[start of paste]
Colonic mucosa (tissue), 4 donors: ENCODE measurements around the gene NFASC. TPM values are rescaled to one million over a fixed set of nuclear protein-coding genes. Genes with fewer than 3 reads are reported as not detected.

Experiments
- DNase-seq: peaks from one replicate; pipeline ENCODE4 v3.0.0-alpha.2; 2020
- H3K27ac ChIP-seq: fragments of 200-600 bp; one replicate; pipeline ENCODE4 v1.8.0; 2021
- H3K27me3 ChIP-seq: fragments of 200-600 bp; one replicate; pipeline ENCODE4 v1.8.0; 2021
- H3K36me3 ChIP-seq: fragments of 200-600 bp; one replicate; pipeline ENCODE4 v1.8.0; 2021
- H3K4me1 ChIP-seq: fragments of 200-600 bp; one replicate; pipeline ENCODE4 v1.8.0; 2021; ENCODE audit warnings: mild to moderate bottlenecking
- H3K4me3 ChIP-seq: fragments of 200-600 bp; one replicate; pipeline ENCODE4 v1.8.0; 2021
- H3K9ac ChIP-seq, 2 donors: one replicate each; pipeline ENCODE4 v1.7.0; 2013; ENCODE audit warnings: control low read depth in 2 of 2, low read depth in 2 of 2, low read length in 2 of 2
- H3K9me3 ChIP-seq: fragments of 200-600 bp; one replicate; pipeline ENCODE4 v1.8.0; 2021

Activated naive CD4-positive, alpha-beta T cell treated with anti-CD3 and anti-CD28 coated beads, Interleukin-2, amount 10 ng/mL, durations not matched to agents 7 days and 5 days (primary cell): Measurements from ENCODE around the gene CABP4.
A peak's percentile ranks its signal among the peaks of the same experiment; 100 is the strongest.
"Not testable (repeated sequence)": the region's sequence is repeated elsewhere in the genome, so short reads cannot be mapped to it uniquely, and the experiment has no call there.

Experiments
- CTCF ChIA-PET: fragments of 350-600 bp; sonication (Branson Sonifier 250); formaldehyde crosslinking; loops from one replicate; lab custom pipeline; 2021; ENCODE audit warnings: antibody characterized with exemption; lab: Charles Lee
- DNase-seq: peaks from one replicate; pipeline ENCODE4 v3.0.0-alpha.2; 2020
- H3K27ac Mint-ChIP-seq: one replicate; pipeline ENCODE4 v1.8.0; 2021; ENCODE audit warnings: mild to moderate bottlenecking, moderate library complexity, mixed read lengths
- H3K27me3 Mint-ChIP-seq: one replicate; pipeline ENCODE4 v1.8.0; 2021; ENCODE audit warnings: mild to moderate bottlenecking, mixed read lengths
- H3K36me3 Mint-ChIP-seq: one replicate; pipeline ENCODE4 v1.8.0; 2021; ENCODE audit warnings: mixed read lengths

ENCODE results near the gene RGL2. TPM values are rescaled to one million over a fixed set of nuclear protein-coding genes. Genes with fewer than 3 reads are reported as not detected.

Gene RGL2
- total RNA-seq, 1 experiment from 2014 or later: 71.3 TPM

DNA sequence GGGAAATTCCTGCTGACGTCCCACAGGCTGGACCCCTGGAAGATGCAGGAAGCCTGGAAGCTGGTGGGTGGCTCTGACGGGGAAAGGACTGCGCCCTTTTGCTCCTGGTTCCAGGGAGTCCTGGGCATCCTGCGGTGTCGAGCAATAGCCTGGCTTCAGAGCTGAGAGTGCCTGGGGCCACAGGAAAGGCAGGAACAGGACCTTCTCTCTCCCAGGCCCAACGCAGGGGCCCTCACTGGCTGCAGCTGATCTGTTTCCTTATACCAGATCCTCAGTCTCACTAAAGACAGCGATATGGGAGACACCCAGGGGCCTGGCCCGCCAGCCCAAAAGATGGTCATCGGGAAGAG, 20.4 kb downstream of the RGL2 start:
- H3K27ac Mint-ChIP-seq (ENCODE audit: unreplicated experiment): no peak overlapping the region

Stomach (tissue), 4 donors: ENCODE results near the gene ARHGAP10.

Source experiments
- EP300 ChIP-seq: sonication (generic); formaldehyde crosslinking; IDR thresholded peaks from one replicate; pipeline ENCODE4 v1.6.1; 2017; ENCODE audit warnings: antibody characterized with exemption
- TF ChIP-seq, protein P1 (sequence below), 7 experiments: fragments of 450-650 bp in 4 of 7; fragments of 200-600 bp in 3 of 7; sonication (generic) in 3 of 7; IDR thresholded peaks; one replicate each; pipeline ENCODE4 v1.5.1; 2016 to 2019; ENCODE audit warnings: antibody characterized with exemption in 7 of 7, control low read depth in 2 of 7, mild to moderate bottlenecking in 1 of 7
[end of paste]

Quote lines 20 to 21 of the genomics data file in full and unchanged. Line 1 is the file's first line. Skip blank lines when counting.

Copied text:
ENCODE results near the gene RGL2. TPM values are rescaled to one million over a fixed set of nuclear protein-coding genes. Genes with fewer than 3 reads are reported as not detected.

Gene RGL2